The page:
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Her New Slogan: 'Hybrid Thinking'

Marketing business owner likes her Prius so much she's buying a small fleet for her company


Colette Brooks bought a Toyota Prius for herself this summer and liked it so much she bought two more, for the top assistants in her Culver City marketing business. Now she's planning to add three more to her 15-year-old company's first-ever corporate fleet.

Although a number of government agencies around the country have begun using hybrids for their employee car fleets, hybrid fleets for private businesses such as Brooks' Big Imagination Group are relatively rare. Toyota Motor Corp. and rival Honda Motor Co., which sells two hybrids in the U.S., say there might be a few others, but they don't know about them. The rental fleets of Los Angeles-based EV Rentals are the closest they can come to another commercial use of hybrids.

Ron Cogan, publisher of the Green Car Journal and a consultant to the auto industry on environmental issues, says he hasn't heard of other private hybrid fleets either.

But the car makers and "green" car enthusiasts such as Cogan say that as more and more business owners like Brooks discover the high-mileage, low-emissions gasoline-electric cars, their use as corporate cars should increase tremendously.

Brooks says driving a hybrid, which replaced a 3-year-old Volkswagen Eurovan as her daily transportation, has made her more environmentally aware and launched her on a new mission. She's refocusing her business a bit and now is aggressively pursuing "green" clients, she says.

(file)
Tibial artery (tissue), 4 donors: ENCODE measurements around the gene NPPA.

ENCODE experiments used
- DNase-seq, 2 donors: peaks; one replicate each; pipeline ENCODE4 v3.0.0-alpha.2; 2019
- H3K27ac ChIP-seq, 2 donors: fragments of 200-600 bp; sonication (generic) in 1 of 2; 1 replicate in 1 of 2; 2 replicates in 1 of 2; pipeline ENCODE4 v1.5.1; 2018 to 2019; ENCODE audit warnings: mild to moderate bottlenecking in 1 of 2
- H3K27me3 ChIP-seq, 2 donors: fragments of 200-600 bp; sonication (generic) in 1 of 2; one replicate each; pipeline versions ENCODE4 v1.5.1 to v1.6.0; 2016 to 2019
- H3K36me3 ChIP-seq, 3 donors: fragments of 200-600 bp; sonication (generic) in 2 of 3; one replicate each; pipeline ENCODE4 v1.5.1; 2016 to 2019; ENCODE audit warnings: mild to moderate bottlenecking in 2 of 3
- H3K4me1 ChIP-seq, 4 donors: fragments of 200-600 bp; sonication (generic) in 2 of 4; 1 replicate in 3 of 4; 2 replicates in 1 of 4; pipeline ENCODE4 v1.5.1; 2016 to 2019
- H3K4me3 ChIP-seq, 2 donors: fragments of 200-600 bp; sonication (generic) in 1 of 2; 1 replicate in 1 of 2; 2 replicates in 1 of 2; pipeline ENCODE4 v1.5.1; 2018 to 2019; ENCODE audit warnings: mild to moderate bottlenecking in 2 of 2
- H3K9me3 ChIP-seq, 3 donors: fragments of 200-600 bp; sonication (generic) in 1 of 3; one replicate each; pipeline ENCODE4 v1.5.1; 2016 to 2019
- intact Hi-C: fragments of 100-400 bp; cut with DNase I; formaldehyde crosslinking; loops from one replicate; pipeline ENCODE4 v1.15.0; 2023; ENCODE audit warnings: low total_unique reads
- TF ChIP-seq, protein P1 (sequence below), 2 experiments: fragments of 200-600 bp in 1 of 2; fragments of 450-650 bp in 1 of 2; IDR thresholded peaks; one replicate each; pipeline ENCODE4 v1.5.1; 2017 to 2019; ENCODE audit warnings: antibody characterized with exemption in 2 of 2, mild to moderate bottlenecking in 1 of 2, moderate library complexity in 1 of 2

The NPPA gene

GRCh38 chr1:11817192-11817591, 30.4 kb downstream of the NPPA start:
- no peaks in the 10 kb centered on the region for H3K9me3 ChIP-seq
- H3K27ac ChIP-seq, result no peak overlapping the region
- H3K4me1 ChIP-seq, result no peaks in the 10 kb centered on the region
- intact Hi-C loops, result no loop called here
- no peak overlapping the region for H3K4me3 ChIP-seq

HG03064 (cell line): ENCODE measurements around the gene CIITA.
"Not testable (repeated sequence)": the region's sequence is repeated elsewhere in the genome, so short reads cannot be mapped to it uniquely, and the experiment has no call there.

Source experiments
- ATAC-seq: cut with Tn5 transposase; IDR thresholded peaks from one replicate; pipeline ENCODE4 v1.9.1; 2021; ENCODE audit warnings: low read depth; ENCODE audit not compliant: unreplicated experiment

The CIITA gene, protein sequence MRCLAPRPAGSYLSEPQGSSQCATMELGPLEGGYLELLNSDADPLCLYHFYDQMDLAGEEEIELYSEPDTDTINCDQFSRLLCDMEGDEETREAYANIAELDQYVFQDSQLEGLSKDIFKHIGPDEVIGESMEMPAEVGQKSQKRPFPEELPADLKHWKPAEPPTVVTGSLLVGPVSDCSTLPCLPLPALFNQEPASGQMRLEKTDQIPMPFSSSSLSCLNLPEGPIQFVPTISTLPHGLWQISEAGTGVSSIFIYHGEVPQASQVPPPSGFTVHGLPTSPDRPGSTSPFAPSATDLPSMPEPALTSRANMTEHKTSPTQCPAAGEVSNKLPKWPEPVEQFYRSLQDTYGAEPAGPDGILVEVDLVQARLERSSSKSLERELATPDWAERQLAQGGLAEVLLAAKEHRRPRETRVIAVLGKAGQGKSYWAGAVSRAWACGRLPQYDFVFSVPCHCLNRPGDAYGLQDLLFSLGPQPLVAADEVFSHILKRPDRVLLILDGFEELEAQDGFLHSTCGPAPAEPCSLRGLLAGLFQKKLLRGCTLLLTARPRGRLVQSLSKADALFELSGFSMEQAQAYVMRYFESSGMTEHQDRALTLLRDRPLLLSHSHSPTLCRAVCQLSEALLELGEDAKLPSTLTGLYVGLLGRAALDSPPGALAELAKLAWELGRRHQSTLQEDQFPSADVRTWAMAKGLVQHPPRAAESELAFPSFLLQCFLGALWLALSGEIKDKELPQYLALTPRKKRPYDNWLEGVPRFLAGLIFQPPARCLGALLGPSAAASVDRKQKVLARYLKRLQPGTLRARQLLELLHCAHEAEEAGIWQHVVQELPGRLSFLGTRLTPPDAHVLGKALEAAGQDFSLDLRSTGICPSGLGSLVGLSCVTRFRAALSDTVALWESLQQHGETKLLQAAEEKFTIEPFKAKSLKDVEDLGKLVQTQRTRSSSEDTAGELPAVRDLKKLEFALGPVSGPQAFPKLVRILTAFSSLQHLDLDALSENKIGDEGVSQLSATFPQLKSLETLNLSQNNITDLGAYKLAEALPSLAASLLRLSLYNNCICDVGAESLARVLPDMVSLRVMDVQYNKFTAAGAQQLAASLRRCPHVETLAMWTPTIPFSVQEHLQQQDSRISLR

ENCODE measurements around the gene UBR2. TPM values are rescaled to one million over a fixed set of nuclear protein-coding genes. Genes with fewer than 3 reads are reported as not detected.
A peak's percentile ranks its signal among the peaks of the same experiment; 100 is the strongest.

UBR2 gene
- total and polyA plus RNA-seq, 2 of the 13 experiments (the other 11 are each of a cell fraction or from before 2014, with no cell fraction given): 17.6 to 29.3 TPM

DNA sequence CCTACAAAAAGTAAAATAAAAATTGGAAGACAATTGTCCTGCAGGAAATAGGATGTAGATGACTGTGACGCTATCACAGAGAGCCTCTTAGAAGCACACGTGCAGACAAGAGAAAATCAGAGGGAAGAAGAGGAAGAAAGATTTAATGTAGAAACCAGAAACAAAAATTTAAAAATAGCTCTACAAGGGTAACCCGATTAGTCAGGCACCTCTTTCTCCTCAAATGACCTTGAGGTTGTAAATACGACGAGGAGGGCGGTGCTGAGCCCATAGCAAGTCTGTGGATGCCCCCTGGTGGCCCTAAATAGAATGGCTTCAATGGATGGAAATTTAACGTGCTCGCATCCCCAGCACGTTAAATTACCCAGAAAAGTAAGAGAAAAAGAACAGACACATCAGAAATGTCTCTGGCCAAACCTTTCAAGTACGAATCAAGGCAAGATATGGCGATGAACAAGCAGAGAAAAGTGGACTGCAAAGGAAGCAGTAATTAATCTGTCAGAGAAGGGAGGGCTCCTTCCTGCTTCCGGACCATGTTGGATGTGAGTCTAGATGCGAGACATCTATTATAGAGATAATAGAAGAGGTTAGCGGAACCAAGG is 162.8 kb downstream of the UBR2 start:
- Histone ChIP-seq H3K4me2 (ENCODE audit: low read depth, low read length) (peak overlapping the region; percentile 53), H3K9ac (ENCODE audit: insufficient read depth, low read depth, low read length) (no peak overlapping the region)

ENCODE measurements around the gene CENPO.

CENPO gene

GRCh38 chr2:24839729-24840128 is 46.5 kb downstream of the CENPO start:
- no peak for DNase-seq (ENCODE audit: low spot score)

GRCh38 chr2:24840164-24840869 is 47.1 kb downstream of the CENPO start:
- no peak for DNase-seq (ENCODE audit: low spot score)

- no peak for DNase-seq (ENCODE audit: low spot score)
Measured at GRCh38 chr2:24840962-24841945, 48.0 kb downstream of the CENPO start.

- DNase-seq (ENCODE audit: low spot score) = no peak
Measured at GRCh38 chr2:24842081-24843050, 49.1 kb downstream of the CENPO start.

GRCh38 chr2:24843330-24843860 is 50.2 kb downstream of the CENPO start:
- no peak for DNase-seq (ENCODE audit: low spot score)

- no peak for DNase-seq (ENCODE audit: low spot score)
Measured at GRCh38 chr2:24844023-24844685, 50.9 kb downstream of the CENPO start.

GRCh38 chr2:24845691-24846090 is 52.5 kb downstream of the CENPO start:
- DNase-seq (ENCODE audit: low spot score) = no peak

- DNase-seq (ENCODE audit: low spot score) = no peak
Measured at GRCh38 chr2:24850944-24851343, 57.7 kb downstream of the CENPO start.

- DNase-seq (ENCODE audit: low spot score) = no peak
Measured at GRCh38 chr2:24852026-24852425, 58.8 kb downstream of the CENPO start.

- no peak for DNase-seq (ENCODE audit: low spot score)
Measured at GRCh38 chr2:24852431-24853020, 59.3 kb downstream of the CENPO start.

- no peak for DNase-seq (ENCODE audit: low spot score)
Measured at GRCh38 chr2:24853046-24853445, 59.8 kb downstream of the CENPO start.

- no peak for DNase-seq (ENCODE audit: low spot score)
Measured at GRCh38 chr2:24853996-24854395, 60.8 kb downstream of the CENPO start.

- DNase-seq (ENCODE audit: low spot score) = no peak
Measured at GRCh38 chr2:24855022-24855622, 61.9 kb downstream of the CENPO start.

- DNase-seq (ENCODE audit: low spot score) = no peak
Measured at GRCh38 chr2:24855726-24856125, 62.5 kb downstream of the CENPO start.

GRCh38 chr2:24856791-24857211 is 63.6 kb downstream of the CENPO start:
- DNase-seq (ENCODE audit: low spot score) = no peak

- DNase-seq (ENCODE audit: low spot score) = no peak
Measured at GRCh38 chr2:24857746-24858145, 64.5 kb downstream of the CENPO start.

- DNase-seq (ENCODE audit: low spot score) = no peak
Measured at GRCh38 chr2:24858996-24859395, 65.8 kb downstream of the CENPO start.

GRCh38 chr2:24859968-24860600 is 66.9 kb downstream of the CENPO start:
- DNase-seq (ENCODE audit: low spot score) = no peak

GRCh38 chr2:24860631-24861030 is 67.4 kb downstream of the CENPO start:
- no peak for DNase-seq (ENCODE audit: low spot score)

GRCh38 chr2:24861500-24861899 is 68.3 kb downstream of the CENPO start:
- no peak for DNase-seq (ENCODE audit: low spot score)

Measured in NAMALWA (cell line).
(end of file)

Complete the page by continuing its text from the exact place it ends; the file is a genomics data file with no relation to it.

Getting a Prius and discovering its benefits, she says, even inspired her to come up with a new slogan for her marketing business--"hybrid thinking."

Making the leap from a van to a Prius wasn't that difficult for Brooks, a 44-year-old who describes herself as a bit of an unconventional thinker, a dog lover and an avid surfer. "I drive from Malibu to Culver City every day, and I wanted efficient transportation that was big enough for my surfboard," she says. "We have six vehicles, and except for the [Subaru] Outback my husband drives, they are all gas guzzlers."

After shopping around she decided on the Prius because it seats five, gets upward of 50 miles per gallon--thanks to its small gasoline engine augmented by an electric motor--and is distinctive enough to tell others that she's driving something special.

Brooks says she also wanted to send a signal in the wake of the summer's corporate greed and corruption scandals that not every businessperson is all about spending money. "I've had BMWs and Mercedes-Benzes and Range Rovers," she says. "I wanted something responsible."

She quickly decided that she also wanted to share her newfound feeling of environmental and corporate responsibility, so she bought two more and gave them to her top assistants as "employee perks. Now we're going to get three more." Which will be six cars for a company with 10 employees.

To help drive home her respect for hybrids, Brooks designed and printed large vinyl graphics she applied to each Prius. "So What Drives You?" they ask others on the highway.

"It's a wonderful statement," Cogan says. "It is hard to find examples of hybrid use in the early stages of these cars, and this woman with her small fleet is a great statement all in itself. But when she wraps them in that slogan it really makes them stand out, so she's helping to elevate these vehicles in the public consciousness."

Brooks says her greening comes in part because of her love of the outdoors, but it has had some tangible payoffs as well.

"We did the figuring in-house and estimate that with just three cars we'll save the company $4,500 a year in fuel costs."


John O'Dell writes about autos and the auto industry for Highway 1 and the Business Section. He can be reached at john.odell@latimes .com.

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